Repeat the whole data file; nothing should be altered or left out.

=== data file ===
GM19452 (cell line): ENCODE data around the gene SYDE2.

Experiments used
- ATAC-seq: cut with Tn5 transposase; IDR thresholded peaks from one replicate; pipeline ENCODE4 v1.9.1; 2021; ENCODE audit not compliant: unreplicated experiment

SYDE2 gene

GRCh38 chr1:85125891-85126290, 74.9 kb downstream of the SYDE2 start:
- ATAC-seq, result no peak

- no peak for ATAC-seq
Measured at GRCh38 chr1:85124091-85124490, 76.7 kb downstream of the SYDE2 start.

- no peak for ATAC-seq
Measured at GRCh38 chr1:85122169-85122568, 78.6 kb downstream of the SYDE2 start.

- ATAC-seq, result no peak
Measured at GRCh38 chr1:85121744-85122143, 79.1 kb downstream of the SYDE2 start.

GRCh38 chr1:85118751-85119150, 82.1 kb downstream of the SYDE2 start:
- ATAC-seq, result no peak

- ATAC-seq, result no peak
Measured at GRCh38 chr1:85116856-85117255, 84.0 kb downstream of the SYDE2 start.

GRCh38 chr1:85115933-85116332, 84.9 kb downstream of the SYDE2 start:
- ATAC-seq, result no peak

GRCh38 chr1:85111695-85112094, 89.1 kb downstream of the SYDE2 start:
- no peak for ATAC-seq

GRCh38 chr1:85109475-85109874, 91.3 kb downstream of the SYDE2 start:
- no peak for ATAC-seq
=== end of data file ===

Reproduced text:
GM19452 (cell line): ENCODE data around the gene SYDE2.

Experiments used
- ATAC-seq: cut with Tn5 transposase; IDR thresholded peaks from one replicate; pipeline ENCODE4 v1.9.1; 2021; ENCODE audit not compliant: unreplicated experiment

SYDE2 gene

GRCh38 chr1:85125891-85126290, 74.9 kb downstream of the SYDE2 start:
- ATAC-seq, result no peak

- no peak for ATAC-seq
Measured at GRCh38 chr1:85124091-85124490, 76.7 kb downstream of the SYDE2 start.

- no peak for ATAC-seq
Measured at GRCh38 chr1:85122169-85122568, 78.6 kb downstream of the SYDE2 start.

- ATAC-seq, result no peak
Measured at GRCh38 chr1:85121744-85122143, 79.1 kb downstream of the SYDE2 start.

GRCh38 chr1:85118751-85119150, 82.1 kb downstream of the SYDE2 start:
- ATAC-seq, result no peak

- ATAC-seq, result no peak
Measured at GRCh38 chr1:85116856-85117255, 84.0 kb downstream of the SYDE2 start.

GRCh38 chr1:85115933-85116332, 84.9 kb downstream of the SYDE2 start:
- ATAC-seq, result no peak

GRCh38 chr1:85111695-85112094, 89.1 kb downstream of the SYDE2 start:
- no peak for ATAC-seq

GRCh38 chr1:85109475-85109874, 91.3 kb downstream of the SYDE2 start:
- no peak for ATAC-seq